NUR 2310 Pediatric Nursing       Concepts  ANDREA STORRIE,MSN, CPNP
GROWTH AND DEVELOPMENT              Unit 1 Developmental influences on child        health promotion
One hundred years from now              it will not matter          What kind of car I drove.       What kind of house I l...
CHILDREN’S HEALTH           A CHANGING PARADIGM• Sixty years ago leading causes of death  were infections and catastrophic...
GROWTH AND DEVELOPMENTGROWTH – Increase in the size and number of cells resulting in   increased size and/or weight of a p...
GROWTH AND                  DEVELOPMENTDEVELOPMENT• Gradual change and expansion progressing from lower  to advanced compl...
G & D CONTINUEDMATURATION  – An increase in competence and adaptabilityDIFFERENTIATION  – Process by which early cell stru...
BASIC ASSUMPTIONS ABOUT CHILD                DEVELOPMENT•   Development is orderly•   Development has direction•   Develop...
BASIC ASSUMPTIONS CON’T•   Development requires energy to be expended•   Children develop through conflict and adaptation•...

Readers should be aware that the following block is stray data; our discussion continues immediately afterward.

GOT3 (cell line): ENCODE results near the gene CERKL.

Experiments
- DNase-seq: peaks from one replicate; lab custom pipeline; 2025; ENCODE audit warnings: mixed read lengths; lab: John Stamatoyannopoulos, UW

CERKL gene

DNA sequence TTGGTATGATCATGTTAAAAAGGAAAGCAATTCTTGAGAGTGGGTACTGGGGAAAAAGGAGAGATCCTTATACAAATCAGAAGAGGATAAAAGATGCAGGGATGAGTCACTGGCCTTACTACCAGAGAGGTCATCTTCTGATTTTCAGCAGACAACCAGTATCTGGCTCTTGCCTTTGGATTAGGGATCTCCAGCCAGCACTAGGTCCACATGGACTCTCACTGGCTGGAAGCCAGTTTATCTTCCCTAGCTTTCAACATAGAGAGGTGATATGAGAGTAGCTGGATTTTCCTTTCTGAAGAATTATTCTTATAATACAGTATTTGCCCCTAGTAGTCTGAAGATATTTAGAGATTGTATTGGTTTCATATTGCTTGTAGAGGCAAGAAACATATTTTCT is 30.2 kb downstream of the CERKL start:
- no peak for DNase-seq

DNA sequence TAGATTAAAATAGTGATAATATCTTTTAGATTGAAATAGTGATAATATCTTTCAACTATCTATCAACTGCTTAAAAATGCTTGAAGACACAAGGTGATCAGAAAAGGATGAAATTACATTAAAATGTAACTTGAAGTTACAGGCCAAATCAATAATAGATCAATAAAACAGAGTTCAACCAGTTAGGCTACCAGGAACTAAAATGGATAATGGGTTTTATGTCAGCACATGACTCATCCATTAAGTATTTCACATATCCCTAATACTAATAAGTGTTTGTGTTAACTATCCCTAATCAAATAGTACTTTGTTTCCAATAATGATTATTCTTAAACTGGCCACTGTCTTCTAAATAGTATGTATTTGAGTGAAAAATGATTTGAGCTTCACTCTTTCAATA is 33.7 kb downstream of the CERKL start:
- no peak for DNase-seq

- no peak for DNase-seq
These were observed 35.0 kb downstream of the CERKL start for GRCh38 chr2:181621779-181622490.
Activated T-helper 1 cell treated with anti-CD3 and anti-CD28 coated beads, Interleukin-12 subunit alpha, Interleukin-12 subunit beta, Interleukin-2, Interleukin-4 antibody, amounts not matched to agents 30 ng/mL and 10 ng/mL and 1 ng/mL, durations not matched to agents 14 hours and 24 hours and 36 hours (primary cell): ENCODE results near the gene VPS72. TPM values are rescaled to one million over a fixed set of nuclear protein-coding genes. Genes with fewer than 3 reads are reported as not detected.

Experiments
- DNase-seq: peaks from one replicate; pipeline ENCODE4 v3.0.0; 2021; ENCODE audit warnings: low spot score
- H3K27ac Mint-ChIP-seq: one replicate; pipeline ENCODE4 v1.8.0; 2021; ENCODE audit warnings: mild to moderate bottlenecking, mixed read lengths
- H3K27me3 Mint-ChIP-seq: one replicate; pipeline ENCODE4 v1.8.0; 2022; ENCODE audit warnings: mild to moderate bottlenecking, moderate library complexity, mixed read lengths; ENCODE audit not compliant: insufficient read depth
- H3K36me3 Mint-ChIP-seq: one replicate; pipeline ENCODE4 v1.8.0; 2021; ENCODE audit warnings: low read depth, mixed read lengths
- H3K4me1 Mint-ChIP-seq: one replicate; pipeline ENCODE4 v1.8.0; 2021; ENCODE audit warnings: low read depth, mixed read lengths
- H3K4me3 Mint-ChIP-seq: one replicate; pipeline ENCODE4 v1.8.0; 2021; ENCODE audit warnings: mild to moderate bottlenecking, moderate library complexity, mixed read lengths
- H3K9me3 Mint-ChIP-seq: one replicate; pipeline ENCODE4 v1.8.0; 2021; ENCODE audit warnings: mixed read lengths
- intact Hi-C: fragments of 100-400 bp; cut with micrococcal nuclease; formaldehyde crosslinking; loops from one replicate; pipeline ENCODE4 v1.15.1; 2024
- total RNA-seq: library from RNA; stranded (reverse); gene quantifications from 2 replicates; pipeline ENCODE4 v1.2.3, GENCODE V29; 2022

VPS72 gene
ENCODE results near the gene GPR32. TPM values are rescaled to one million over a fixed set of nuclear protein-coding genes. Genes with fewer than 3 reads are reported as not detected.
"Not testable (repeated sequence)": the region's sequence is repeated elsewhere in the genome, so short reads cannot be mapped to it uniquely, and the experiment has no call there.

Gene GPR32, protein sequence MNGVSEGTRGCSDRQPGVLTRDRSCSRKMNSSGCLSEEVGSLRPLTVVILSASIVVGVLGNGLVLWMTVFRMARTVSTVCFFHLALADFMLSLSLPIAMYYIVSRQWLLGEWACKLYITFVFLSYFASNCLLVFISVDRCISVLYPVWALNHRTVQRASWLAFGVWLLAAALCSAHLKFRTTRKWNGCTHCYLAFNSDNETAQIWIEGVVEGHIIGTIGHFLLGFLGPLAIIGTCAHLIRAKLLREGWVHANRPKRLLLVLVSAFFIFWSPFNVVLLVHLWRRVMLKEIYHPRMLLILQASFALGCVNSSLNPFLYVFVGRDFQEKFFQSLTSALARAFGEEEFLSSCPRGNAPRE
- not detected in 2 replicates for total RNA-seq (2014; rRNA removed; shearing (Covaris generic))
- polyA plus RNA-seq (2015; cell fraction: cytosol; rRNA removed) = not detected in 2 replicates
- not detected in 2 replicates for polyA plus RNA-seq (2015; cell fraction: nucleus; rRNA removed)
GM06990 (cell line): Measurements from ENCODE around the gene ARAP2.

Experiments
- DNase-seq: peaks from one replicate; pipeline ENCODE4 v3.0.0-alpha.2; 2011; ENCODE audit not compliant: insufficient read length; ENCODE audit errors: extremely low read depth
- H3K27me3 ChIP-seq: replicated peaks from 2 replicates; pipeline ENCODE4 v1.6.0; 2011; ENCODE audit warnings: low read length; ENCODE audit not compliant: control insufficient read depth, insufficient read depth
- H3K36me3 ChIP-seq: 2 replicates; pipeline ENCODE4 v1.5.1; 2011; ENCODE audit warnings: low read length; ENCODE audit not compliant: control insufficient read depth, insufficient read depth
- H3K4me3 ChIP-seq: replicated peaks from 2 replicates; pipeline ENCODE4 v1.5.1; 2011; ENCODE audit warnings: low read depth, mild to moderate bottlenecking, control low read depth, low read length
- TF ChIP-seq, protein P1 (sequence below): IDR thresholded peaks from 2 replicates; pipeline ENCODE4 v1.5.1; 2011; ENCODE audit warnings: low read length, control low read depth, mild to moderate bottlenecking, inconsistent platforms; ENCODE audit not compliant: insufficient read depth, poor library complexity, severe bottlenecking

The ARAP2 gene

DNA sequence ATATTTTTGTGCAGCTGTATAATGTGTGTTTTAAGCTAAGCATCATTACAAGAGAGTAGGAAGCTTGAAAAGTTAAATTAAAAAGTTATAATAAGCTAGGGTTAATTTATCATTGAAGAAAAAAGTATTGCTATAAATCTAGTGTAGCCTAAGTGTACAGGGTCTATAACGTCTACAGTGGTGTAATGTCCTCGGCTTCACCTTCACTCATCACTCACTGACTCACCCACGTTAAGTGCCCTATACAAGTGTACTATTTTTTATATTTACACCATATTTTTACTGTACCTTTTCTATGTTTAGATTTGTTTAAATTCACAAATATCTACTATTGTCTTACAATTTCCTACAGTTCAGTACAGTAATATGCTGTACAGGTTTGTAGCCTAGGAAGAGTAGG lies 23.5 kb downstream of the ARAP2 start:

DEVELOPMENTAL INFLUENCESPATTERNS OF GROWTH & DEVELOPMENT:DIRECTIONAL TRENDS  –   CEPHALOCAUDAL  –   PROXIMODISTAL (NEAR TO...
FACTORS INFLUENCING GROWTH AND                 DEVELOPMENT• Heredity         • Disease• Neuroendocrine   • Environmental  ...
ERIKSON’S STAGES OF PERSONALITY                    DEVELOPMENT•   Involves a specific conflict or developmental task•   In...
Piaget’s Stages of Cognitive Development• Sensorimotor (Birth to 2 years)  progress from reflex to sense of cause and effe...
FREUD - PSYCHOSEXUAL DEVELOPMENT•   Oral stage - birth to one year•   Anal stage - one to three years•   Phallic stage - t...
PLAY• Universal medium for learning• Children learn what no one  else can teach them• Play is the work of childrenhttp://w...
CLASSIFICATION OF PLAYPractice play  referred to as functional  or sensorimotor playSymbolic playGames
SOCIAL ASPECTS OF PLAY•   Solitary play•   Onlooker play•   Parallel play•   Associative play•   Cooperative play
FUNCTIONS OF PLAY   • Physical development     •   Cognitive development     •   Emotional         development     •   Soc...
Anticipatory Guidance• Parents need to know how to a provide safe  environment for their child• Need to know what to expec...